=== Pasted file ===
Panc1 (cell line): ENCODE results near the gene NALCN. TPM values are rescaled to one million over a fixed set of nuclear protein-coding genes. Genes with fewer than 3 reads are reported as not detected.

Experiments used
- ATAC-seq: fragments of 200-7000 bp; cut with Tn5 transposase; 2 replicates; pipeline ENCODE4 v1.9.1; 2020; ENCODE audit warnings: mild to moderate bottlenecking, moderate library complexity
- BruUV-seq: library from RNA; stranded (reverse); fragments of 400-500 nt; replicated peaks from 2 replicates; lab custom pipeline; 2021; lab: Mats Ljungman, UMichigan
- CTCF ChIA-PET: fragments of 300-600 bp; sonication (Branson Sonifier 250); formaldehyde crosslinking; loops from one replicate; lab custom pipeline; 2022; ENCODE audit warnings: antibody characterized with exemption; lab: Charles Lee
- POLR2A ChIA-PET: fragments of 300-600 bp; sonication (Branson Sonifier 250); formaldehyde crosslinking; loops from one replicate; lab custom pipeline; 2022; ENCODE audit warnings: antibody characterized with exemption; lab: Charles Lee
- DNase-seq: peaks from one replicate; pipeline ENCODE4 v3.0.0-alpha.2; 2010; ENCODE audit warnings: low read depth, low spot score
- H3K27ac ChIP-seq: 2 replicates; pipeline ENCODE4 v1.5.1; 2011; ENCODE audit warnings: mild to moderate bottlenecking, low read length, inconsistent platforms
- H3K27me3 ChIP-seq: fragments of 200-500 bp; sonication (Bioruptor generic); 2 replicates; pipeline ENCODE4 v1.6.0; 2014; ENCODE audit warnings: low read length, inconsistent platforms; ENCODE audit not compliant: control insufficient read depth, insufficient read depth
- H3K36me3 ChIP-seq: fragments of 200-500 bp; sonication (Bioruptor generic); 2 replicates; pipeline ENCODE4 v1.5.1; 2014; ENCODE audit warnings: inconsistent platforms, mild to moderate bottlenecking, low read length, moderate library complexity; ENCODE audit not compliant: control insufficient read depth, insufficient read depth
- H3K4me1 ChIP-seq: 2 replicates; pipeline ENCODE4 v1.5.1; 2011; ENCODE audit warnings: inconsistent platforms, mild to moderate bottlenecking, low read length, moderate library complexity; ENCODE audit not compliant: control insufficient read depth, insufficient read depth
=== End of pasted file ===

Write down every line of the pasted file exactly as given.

Panc1 (cell line): ENCODE results near the gene NALCN. TPM values are rescaled to one million over a fixed set of nuclear protein-coding genes. Genes with fewer than 3 reads are reported as not detected.

Experiments used
- ATAC-seq: fragments of 200-7000 bp; cut with Tn5 transposase; 2 replicates; pipeline ENCODE4 v1.9.1; 2020; ENCODE audit warnings: mild to moderate bottlenecking, moderate library complexity
- BruUV-seq: library from RNA; stranded (reverse); fragments of 400-500 nt; replicated peaks from 2 replicates; lab custom pipeline; 2021; lab: Mats Ljungman, UMichigan
- CTCF ChIA-PET: fragments of 300-600 bp; sonication (Branson Sonifier 250); formaldehyde crosslinking; loops from one replicate; lab custom pipeline; 2022; ENCODE audit warnings: antibody characterized with exemption; lab: Charles Lee
- POLR2A ChIA-PET: fragments of 300-600 bp; sonication (Branson Sonifier 250); formaldehyde crosslinking; loops from one replicate; lab custom pipeline; 2022; ENCODE audit warnings: antibody characterized with exemption; lab: Charles Lee
- DNase-seq: peaks from one replicate; pipeline ENCODE4 v3.0.0-alpha.2; 2010; ENCODE audit warnings: low read depth, low spot score
- H3K27ac ChIP-seq: 2 replicates; pipeline ENCODE4 v1.5.1; 2011; ENCODE audit warnings: mild to moderate bottlenecking, low read length, inconsistent platforms
- H3K27me3 ChIP-seq: fragments of 200-500 bp; sonication (Bioruptor generic); 2 replicates; pipeline ENCODE4 v1.6.0; 2014; ENCODE audit warnings: low read length, inconsistent platforms; ENCODE audit not compliant: control insufficient read depth, insufficient read depth
- H3K36me3 ChIP-seq: fragments of 200-500 bp; sonication (Bioruptor generic); 2 replicates; pipeline ENCODE4 v1.5.1; 2014; ENCODE audit warnings: inconsistent platforms, mild to moderate bottlenecking, low read length, moderate library complexity; ENCODE audit not compliant: control insufficient read depth, insufficient read depth
- H3K4me1 ChIP-seq: 2 replicates; pipeline ENCODE4 v1.5.1; 2011; ENCODE audit warnings: inconsistent platforms, mild to moderate bottlenecking, low read length, moderate library complexity; ENCODE audit not compliant: control insufficient read depth, insufficient read depth